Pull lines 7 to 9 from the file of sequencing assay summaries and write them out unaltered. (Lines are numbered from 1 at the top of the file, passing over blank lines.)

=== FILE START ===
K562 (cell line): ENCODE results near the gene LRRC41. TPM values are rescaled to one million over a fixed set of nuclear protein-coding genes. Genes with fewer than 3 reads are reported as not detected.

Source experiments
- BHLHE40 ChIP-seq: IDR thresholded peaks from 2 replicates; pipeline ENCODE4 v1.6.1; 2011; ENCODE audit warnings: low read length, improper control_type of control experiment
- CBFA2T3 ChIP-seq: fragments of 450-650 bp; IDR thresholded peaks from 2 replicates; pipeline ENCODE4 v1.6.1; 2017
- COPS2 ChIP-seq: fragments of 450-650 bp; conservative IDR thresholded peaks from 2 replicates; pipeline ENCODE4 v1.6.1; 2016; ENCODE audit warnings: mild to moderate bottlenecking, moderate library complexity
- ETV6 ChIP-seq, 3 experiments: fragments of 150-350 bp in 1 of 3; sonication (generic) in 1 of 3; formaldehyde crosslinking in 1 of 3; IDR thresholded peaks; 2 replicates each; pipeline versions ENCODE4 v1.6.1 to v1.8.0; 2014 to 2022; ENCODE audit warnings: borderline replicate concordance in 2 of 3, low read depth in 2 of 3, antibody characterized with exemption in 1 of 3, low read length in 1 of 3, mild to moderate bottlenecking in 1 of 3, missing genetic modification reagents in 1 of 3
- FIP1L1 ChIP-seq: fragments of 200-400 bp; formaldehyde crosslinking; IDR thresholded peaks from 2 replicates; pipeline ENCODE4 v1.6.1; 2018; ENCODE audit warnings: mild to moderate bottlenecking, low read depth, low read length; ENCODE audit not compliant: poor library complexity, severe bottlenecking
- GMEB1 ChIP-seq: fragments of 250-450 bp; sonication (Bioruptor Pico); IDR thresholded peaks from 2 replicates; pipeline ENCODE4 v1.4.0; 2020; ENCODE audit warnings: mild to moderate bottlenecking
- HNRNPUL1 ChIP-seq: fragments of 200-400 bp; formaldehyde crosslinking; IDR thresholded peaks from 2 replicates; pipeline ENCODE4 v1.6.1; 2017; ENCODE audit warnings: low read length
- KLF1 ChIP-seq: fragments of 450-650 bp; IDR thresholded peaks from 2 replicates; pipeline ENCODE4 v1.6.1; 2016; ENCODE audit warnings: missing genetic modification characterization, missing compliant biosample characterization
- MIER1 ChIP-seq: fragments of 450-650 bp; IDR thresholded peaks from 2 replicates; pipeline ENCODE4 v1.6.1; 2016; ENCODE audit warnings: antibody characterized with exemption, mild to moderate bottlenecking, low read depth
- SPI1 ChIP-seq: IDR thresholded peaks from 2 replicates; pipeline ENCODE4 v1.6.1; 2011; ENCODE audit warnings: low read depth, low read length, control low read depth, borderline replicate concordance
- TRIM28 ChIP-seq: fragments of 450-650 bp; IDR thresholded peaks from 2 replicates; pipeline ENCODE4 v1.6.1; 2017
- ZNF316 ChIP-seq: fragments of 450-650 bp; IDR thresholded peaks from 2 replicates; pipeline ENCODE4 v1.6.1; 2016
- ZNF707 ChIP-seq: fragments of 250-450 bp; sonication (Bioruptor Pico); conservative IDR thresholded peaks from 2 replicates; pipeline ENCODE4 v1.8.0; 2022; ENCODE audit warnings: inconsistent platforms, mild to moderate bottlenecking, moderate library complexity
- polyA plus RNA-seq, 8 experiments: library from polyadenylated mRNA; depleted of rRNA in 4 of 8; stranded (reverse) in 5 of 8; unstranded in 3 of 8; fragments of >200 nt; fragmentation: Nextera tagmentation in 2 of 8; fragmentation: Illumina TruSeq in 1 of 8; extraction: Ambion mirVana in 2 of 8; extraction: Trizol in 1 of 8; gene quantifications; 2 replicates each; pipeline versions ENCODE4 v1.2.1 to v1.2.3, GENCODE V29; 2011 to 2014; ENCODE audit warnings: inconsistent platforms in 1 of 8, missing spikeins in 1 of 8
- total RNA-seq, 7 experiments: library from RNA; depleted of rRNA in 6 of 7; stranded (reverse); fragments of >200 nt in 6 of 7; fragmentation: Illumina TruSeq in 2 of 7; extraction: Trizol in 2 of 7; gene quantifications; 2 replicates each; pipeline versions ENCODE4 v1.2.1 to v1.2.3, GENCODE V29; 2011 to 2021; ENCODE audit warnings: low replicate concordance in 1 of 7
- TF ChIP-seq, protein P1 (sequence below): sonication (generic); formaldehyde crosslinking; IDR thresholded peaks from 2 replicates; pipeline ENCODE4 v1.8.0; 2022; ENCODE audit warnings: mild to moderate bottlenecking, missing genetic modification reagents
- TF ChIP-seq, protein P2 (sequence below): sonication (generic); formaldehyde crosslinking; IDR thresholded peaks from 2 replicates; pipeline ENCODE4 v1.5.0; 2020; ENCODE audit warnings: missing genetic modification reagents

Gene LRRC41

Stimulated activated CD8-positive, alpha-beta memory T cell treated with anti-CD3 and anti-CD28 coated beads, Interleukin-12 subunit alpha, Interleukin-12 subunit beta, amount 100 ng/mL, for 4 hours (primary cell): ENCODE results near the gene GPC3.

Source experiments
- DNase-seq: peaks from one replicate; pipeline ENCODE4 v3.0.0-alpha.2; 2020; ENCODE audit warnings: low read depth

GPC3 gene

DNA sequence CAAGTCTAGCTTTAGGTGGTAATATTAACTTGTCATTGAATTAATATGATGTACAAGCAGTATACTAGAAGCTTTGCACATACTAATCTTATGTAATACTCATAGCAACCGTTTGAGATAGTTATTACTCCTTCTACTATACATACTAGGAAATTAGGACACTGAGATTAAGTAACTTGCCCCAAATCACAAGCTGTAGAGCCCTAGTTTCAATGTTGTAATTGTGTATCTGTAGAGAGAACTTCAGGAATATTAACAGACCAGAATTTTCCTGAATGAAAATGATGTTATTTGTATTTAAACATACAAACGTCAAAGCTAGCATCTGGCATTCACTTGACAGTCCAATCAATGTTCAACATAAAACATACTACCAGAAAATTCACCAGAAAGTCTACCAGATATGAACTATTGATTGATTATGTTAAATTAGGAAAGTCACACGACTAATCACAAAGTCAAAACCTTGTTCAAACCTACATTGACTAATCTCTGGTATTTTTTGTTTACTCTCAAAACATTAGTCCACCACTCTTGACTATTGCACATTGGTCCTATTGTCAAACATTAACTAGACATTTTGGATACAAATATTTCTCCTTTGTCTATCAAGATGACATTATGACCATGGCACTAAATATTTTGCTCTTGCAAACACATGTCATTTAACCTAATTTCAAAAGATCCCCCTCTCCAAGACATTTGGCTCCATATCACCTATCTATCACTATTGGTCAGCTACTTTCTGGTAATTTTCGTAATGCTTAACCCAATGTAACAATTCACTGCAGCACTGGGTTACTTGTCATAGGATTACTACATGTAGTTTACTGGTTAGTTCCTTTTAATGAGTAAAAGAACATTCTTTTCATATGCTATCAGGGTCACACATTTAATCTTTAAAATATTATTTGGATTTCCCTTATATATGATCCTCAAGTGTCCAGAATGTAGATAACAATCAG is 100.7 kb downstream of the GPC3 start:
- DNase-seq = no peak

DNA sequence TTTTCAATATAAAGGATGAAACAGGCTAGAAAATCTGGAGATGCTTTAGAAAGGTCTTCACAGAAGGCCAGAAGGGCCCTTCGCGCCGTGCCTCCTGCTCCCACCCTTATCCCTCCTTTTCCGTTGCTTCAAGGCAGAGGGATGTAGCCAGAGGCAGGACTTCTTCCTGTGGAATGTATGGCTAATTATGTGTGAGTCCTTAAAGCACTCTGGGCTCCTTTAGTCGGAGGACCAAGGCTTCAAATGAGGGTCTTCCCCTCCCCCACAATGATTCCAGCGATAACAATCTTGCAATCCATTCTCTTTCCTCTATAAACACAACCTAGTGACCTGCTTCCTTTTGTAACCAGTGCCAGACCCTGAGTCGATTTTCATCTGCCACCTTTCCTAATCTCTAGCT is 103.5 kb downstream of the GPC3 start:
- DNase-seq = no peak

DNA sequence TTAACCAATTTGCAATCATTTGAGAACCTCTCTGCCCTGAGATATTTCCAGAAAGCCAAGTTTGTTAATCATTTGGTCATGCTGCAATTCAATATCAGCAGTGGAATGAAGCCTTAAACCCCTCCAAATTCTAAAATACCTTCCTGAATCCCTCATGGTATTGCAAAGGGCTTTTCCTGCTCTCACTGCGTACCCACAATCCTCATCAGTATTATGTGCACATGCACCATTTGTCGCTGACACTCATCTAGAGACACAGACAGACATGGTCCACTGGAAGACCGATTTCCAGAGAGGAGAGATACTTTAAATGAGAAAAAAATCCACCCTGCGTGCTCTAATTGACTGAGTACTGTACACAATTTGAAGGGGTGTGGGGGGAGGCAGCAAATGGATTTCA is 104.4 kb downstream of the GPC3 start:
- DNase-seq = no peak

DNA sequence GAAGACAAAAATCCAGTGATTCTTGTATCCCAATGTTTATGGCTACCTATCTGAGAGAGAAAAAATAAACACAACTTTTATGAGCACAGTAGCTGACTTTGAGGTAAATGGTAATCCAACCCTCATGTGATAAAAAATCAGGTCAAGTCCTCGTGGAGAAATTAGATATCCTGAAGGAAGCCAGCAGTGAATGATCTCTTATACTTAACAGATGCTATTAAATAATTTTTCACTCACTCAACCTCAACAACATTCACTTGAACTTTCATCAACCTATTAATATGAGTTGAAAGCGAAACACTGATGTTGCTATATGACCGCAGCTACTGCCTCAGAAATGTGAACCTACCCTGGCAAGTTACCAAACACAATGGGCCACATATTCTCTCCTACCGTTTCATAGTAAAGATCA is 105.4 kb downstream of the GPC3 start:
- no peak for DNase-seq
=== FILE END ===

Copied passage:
- FIP1L1 ChIP-seq: fragments of 200-400 bp; formaldehyde crosslinking; IDR thresholded peaks from 2 replicates; pipeline ENCODE4 v1.6.1; 2018; ENCODE audit warnings: mild to moderate bottlenecking, low read depth, low read length; ENCODE audit not compliant: poor library complexity, severe bottlenecking
- GMEB1 ChIP-seq: fragments of 250-450 bp; sonication (Bioruptor Pico); IDR thresholded peaks from 2 replicates; pipeline ENCODE4 v1.4.0; 2020; ENCODE audit warnings: mild to moderate bottlenecking
- HNRNPUL1 ChIP-seq: fragments of 200-400 bp; formaldehyde crosslinking; IDR thresholded peaks from 2 replicates; pipeline ENCODE4 v1.6.1; 2017; ENCODE audit warnings: low read length